Why FreeBSD ISO files are not more compatible?

yurtesen

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I am wondering why the FreeBSD ISO files are not more compatible in a way that they can be written to USB drives easily with some tools? Instead we need an .img file to do that while this works with Microsoft or Linux images?

For example see what the author of Rufus tells about this:
https://github.com/pbatard/rufus/issues/809

Thanks!
 

drhowarddrfine

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I don't understand. I have no problems writing an ISO to USB drives. Maybe I'm misremembering something since I haven't done it in a while.
 
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yurtesen

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How do you write the FreeBSD ISO image to USB flash drive? I think you are mistaken because if it worked, it would make no sense to provide the IMG file?
 

cwf-ml

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That thread you quote seems clear to me. The FreeBSD files are standards compliant in every way, and they work. There is no need for some 3rd party tool to be able to convert ISO to memstick, since the Project already delivers memstick image variants.

The Rufus author, on the other hand, somehow deludes himself into the notion that all people have to use a Linux boot loader, and those who don't are somehow evil (and he talks a lot of unsupported trash about the BSD boot loader in the process). That mind set will get him nowhere.

What am I missing here?
 

Snurg

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I tried dding the FreeBSD .iso image to a memstick, and my computers didn't boot it. Dunno why.
Installing via a CD worked, however.
My computer is a HP workstation, so I am not sure whether it's because of low quality.
Knoppix Linux flawlessly boots from stick with all my computers.
So I guess the OP is right.
FreeBSD ISO files seem no longer USB stick compatible. At least not on all computers.
 

Phishfry

Son of Beastie

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Why would you try and put an ISO onto a USB drive when there are specific versions especially for this purpose? mini memstick and full memstick USB versions. What more could you ask for? Why do you want to put an optical based disk image on a USB drive?
 

drhowarddrfine

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So I guess the OP is right.
You are the OP. The guy you linked to is who you are referring to.

As I said I did two years ago, the FreeBSD handbook shows, and others have said, we have no issues with this. Phishfry brings up an interesting question.
 
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yurtesen

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Because you can have 1 image which works on USB and CDROM/DVD. In either case CD/DVD are not used that often anymore unless you are installing something into a VM. Now FreeBSD has several images CDROM, DVD, USB, UEFI.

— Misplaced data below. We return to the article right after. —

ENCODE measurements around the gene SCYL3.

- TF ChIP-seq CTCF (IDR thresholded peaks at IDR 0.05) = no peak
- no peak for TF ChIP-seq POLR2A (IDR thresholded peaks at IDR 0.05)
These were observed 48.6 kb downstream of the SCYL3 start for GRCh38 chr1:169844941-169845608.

Reason 1
It makes things less complicated
Reason 2
Because everybody else does it (probably because of reason 1)


Edit: I guess the question is what is the advantage of separate things when you can have all in one?
 

drhowarddrfine

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FreeBSD is a professional operating system for professionals. If one is finding it a tough time figuring out how to install with a USB stick, then I would suggest they go with Windows.
 

cwf-ml

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I tried dding the FreeBSD .iso image to a memstick, and my computers didn't boot it. Dunno why.
Because they are El Torrito CDROM ISO images. No Linux CD distro will work if you do that, either.
If you want install FreeBSD from memstick, use the corresponding memstick image and put that on your usb.
Knoppix Linux flawlessly boots from stick with all my computers.
So I guess the OP is right.
FreeBSD ISO files seem no longer USB stick compatible. At least not on all computers.
They never were. There is no such thing as "Stick compatible" ISO files. Rufus dissects and rearranges Linux CDs to make them work from MBR/FAT because it has enough understanding about how they and their boot loader (grub) work. It hat that knowledge because its author invested time to learn how they work and to write code handling them. That same author is refusing to do likewise for BSD but instead expects BSD to be just like Linux. Which it isn't.

It isn't too hard to do that for BSD, too. Basically, you would need to unpack the el torrito floppy image into its parts, rearrange them in a ufs image on the cd, adapt some boot loader settings and then take the rest of the iso image and make them a second ufs image, too.

But hey, Mr Rufus doesn't want to do ufs, bsd boot loader or other such questionable things. He's quite content that Grub is everything we all ever need. So there's that.

What I don't understand is why his tool can not simply ask for the memstick version and copy that to the stick. AFAICT Rufus does support dd....
 

Phishfry

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There is no UEFI FreeBSD version. The same bootloader is used on legacy BIOS systems along with UEFI.

But images for optical drives big and small and for memstick big and small do exist. It makes sense to me.
 

vigole

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Phishfry

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Well I stand corrected. You were right there. Release 10.3 required different versions for UEFI, Release 11 will not.
 

cwf-ml

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As I said I did two years ago, the FreeBSD handbook shows, and others have said, we have no issues with this. Phishfry brings up an interesting question.